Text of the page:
Russia and America: From Rivalry to Reconciliation

Russia and America: From Rivalry to Reconciliation

Russia and America: From Rivalry to Reconciliation

Russia and America: From Rivalry to Reconciliation

Synopsis

Compiled against the background of the enormous sociopolitical change in China between 1970 and 1990, this work provides a detailed lexicography of political and social life in China. It includes 1600 entries, each averaging half a page in length.

Excerpt

In the 1990s the United States find Russia find themselves at a watershed: the Cold War is over, the Soviet Union has been dissolved and replaced by fifteen independent nation-states; communism is discredited; and security for the two great powers is more a function of domestic reform than external threat. As we move into the post-Cold War era, U.S. and Russian leaders need to rethink basic assumptions about security, about foreign policy priorities, and about essential political alignments.

Moscow and Washington need to reconceptualize their relationship. Although no longer the hub of a vast imperial system, Moscow is the capital of the Russian Federation, the largest of the fifteen republics to emerge to independence as a result of the USSR's demise. By virtue of its possession of a preponderance of the former Soviet Union's nuclear and conventional forces, it is the most powerful, and it is the richest in resources. The Russian leadership under President Boris Yeltsin is committed to the return of Russia to Europe, to ending the isolation from the West that was a dominant feature of the period of Soviet rule. Ibis process started under Mikhail Gorbachev, whose acquiescence to decommunization in Eastern Europe, reduction of Soviet forces in the area, and agreement to German reunification were intended to foster the Europeanization of Moscow's policy. In the interest of pursuing a "common European home," Gorbachev had implicitly accepted the dismantling of the common socialist alliance.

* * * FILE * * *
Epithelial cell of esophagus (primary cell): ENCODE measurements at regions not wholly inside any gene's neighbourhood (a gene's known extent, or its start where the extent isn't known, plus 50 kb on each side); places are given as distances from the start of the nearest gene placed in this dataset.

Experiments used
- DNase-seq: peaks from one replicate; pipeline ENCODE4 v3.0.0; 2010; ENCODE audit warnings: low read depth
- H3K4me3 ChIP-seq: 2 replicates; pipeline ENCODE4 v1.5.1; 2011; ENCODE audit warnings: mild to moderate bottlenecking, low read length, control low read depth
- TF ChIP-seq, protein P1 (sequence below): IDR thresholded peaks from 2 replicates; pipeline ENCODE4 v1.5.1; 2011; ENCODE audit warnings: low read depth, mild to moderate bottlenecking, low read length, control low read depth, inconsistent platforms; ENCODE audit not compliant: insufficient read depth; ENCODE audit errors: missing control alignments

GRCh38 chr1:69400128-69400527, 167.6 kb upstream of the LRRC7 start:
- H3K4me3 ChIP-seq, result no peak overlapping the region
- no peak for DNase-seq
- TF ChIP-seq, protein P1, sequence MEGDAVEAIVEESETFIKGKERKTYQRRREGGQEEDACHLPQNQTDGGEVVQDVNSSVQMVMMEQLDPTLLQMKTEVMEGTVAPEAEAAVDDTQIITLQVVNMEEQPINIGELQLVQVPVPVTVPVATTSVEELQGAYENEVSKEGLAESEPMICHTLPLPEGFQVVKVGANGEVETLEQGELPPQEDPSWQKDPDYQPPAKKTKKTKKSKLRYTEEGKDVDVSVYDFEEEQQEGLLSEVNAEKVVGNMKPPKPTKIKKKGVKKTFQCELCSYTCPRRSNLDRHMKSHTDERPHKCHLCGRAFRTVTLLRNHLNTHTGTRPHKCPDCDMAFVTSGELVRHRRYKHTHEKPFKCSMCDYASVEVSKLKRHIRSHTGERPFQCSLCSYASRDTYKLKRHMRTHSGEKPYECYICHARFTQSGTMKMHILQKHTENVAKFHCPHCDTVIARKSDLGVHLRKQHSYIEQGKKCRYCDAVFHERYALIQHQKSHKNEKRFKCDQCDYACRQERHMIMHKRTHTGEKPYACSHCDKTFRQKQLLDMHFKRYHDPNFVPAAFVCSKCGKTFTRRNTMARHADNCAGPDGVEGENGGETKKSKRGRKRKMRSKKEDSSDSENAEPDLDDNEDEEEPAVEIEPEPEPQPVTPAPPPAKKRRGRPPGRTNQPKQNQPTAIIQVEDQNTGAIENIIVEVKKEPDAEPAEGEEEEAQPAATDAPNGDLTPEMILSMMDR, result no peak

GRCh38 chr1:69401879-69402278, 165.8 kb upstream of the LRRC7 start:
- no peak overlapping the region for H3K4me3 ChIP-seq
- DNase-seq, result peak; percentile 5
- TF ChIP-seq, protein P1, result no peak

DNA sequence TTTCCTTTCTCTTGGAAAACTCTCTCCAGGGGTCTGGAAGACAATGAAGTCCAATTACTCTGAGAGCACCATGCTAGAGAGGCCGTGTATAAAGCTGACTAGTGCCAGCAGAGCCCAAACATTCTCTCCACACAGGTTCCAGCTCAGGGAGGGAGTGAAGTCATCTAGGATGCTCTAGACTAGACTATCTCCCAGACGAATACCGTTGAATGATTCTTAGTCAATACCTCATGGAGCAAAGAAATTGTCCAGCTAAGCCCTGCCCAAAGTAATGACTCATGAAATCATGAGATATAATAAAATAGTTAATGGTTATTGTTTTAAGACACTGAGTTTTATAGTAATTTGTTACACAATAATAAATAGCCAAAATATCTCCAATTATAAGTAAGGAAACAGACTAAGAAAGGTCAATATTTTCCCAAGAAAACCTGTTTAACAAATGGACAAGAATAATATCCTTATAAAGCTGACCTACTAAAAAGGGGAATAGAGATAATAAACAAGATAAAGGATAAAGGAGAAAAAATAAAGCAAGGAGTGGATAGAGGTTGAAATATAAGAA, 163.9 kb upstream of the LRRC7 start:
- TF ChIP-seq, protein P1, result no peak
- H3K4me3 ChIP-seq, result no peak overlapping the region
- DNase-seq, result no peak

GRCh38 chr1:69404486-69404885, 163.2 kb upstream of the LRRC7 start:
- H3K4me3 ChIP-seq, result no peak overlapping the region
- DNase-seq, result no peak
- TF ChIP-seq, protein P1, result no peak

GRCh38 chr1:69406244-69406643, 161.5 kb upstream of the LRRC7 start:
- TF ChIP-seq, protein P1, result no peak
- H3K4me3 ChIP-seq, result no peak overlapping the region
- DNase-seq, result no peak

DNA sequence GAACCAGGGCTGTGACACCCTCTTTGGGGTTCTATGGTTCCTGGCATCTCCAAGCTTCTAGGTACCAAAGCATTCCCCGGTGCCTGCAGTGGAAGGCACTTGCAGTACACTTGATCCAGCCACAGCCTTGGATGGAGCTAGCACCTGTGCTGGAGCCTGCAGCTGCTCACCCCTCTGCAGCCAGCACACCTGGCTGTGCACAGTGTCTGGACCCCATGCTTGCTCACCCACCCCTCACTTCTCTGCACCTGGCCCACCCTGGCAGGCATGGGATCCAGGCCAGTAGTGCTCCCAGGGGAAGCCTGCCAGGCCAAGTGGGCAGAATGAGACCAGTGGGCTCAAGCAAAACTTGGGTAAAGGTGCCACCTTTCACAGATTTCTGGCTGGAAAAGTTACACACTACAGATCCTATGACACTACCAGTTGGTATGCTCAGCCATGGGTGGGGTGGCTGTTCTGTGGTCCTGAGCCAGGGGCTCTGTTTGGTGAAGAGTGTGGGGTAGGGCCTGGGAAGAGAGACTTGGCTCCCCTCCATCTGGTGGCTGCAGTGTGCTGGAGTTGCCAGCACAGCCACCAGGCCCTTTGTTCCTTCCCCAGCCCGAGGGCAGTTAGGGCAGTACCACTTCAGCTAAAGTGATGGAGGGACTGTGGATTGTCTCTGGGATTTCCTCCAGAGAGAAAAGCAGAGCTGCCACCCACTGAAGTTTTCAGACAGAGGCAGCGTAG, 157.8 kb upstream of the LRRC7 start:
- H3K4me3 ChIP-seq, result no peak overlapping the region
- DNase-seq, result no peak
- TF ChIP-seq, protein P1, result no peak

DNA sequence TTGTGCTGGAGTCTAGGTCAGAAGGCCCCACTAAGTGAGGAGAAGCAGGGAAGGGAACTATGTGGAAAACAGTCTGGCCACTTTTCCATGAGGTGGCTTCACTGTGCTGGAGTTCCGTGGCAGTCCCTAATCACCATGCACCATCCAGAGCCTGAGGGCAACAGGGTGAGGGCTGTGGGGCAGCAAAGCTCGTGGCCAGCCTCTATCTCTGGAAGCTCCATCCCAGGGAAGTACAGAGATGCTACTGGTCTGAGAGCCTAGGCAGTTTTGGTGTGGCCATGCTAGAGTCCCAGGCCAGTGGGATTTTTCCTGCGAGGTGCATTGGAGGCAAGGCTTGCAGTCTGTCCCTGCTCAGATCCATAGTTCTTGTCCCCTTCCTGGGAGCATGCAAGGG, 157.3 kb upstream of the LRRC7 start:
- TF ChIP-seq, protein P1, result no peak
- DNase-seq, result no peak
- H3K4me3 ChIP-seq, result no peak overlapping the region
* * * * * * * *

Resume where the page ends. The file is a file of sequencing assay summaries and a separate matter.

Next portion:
However, there has always been a certain ambivalence toward Europe among Russia's ruling elite. In the mid-nineteenth century, two competing conceptions crystallized: Slavophiles versus Westernizers. The Slavophiles believed in the superiority and historical mission of Russia's Byzantine, Eastern Orthodox, autocratic tradition; they exalted messianic nationalism, unity of the Slavs, and expansion across the Eurasian land mass. The Westernizers argued that Russia was part of Europe, albeit at a less advanced economic and political stage of development; they espoused liberalization of society and a constitutional system modeled on the British experience. Both of these currents of thought are very much . . .

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